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Clinical Utility of Combined Optical Genome Mapping and 523-gene Next Generation Sequencing Panel For Comprehensive Evaluation of Myeloid Cancers.

medRxiv 2022
Sahajpal NS, et al.

Nikhil Shri Sahajpal, Ashis K Mondal, Sudha Ananth, Daniel Saul, Soheil Shams, Alex R Hastie, Natasha M. Savage, Vamsi Kota, Alka Chaubey, Ravindra Kolhe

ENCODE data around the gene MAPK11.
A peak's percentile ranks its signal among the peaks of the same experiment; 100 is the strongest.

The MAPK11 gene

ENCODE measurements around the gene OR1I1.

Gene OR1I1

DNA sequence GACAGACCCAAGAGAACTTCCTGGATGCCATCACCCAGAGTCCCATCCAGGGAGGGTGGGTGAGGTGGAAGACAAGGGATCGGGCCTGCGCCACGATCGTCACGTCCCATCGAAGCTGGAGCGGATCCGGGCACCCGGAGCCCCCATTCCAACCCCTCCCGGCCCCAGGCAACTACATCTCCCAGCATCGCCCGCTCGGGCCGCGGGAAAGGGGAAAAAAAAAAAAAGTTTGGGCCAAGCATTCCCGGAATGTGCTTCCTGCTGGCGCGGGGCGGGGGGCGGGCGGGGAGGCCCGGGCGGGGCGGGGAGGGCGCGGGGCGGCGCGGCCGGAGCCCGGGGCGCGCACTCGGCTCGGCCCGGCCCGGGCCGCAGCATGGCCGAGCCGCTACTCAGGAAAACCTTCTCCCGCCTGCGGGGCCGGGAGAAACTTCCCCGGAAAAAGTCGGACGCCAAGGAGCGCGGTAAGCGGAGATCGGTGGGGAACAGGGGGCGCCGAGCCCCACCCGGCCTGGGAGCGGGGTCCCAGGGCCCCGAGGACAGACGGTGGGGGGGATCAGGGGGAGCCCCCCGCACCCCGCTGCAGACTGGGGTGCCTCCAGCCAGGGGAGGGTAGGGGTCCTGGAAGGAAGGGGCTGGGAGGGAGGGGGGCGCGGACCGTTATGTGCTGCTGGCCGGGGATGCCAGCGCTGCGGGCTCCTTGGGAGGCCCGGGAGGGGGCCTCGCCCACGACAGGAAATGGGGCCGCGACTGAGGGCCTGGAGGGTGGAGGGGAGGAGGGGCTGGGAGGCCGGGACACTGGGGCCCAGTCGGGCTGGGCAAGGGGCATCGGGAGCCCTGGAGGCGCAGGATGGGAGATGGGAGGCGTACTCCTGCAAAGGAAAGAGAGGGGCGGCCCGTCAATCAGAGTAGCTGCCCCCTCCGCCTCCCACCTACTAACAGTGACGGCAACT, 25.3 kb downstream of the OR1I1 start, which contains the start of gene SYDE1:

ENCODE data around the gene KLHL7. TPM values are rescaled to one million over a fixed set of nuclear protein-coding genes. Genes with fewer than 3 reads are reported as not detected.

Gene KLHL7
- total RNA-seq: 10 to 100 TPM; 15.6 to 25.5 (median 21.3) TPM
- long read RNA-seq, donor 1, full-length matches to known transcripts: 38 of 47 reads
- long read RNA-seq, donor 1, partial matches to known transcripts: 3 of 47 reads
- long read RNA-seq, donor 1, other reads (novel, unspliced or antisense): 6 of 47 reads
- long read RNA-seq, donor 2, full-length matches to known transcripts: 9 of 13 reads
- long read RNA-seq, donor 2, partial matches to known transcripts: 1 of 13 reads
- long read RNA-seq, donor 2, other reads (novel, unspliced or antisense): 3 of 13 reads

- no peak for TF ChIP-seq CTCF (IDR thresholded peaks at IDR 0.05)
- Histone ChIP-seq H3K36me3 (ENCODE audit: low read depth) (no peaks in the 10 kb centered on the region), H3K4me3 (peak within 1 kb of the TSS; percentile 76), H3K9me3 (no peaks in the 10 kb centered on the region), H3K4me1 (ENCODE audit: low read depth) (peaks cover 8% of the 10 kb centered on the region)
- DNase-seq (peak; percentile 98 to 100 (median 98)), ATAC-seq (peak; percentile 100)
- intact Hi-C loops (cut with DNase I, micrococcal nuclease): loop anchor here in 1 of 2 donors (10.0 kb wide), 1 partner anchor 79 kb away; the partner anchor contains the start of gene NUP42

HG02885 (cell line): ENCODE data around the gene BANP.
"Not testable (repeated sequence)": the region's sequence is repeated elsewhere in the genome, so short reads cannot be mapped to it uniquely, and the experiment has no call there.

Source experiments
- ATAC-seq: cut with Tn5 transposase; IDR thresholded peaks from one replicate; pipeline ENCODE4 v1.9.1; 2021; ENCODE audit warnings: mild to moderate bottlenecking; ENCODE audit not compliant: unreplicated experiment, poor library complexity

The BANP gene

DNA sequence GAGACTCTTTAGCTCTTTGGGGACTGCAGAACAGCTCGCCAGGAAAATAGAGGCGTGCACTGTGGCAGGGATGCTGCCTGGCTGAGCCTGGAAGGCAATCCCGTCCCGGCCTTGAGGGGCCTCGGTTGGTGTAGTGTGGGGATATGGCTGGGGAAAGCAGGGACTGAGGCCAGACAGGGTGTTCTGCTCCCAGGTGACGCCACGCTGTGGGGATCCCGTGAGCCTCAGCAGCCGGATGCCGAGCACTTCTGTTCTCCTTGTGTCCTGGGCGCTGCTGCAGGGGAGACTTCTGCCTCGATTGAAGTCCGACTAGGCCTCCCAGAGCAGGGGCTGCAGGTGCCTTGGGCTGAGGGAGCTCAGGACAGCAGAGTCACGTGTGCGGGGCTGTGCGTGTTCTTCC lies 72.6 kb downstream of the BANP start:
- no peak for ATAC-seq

The standard-of-care (SOC) for genomic testing of myeloid cancers primarily relies on karyotyping and fluorescent in situ hydridization (FISH) (cytogenetic analysis) and targeted gene panels (≤54 genes) that harbor hotspot pathogenic variants (molecular genetic analysis). Both cytogenetic and molecular testing workup is necessary for the identification and detection of large structural variants (SVs) and small variants like single nucleotide variants (SNV) and indels, respectively. Despite this combinatorial approach, ∼50% of myeloid cancer genomes remain cytogenetically normal, and the limited sequencing variant profiles obtained from targeted panels are unable to resolve the genetic etiology of these myeloid tumors. In this study, we evaluated the performance and clinical utility of optical genome mapping (OGM) and a 523-gene next-generation sequencing (NGS) panel for comprehensive genomic profiling of 15 myeloid tumors and compared it to SOC cytogenetic methods (karyotyping and FISH) and a 54-gene NGS panel. OGM and the 523-gene NGS panel were found to have an analytical concordance of 100% with karyotyping, FISH, and the 54-gene panel, respectively. Additionally, OGM better characterized and resolved the structural variants previously reported by karyotyping in five cases, such as identifying the genomic content of marker and ring chromosomes. OGM also identified several additional translocations and eleven copy number variations (CNVs), of which the CNVs were validated/confirmed by the 523-gene panel. The 523-gene panel identified seven additional clinically relevant SNVs (two tier 1A variants and five tier 2C variants, as per the ACMG/AMP guidelines) in four cases. The simultaneous visualization of SVs and small NGS detected sequence variants (SNVs and small indels) from OGM and 523-gene NGS panel, respectively in the NxClinical software v6.1 identified two clinically relevant compound heterozygous events in two samples. This study demonstrates the higher sensitivity, resolution, accuracy, and ability to reveal cryptic and clinically relevant novel variants in myeloid cancers as compared to SOC methodologies. Our cost-effective approach of using OGM and a 523-gene NGS panel for comprehensive genomic profiling of myeloid cancers will not only increase the yield of actionable targets leading to improved clinical outcomes but also help resolve our ongoing conundrum of apparently genomically normal myeloid cancers by providing more answers.

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